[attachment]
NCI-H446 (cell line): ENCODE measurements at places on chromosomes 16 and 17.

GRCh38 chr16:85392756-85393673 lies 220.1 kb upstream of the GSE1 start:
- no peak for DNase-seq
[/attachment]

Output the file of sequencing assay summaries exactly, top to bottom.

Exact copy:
NCI-H446 (cell line): ENCODE measurements at places on chromosomes 16 and 17.

GRCh38 chr16:85392756-85393673 lies 220.1 kb upstream of the GSE1 start:
- no peak for DNase-seq